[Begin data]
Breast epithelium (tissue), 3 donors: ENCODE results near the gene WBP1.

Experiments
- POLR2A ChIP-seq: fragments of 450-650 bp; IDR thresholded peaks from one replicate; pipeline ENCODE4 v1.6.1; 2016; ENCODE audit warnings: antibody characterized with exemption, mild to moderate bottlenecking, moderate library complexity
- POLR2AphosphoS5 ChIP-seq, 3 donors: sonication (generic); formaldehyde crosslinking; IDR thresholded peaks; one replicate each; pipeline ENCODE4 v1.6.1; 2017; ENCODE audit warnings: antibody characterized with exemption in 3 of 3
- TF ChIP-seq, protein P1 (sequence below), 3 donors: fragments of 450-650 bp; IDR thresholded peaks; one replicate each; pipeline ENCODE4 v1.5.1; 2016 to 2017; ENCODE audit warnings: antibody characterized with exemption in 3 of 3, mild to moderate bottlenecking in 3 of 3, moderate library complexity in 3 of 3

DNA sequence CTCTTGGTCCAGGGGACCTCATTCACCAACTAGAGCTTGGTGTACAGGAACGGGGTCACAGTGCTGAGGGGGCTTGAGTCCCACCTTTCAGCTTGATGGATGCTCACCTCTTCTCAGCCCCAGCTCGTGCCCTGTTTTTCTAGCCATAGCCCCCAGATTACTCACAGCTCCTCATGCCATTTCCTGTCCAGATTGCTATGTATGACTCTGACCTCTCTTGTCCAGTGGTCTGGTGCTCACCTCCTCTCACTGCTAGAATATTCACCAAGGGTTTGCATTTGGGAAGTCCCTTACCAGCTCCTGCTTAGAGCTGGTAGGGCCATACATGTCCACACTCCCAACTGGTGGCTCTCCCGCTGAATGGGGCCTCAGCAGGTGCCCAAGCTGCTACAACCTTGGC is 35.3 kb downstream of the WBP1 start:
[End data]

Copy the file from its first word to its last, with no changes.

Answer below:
Breast epithelium (tissue), 3 donors: ENCODE results near the gene WBP1.

Experiments
- POLR2A ChIP-seq: fragments of 450-650 bp; IDR thresholded peaks from one replicate; pipeline ENCODE4 v1.6.1; 2016; ENCODE audit warnings: antibody characterized with exemption, mild to moderate bottlenecking, moderate library complexity
- POLR2AphosphoS5 ChIP-seq, 3 donors: sonication (generic); formaldehyde crosslinking; IDR thresholded peaks; one replicate each; pipeline ENCODE4 v1.6.1; 2017; ENCODE audit warnings: antibody characterized with exemption in 3 of 3
- TF ChIP-seq, protein P1 (sequence below), 3 donors: fragments of 450-650 bp; IDR thresholded peaks; one replicate each; pipeline ENCODE4 v1.5.1; 2016 to 2017; ENCODE audit warnings: antibody characterized with exemption in 3 of 3, mild to moderate bottlenecking in 3 of 3, moderate library complexity in 3 of 3

DNA sequence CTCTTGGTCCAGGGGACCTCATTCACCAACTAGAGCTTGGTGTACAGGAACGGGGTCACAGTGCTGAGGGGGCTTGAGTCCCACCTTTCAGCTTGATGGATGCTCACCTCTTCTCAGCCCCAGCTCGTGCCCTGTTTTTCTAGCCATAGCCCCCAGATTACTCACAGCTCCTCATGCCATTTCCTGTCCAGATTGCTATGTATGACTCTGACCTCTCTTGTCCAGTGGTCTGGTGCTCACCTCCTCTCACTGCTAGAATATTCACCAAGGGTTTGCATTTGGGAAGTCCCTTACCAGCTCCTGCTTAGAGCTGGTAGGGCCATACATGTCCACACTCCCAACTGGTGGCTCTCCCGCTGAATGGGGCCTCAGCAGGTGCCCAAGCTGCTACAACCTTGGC is 35.3 kb downstream of the WBP1 start: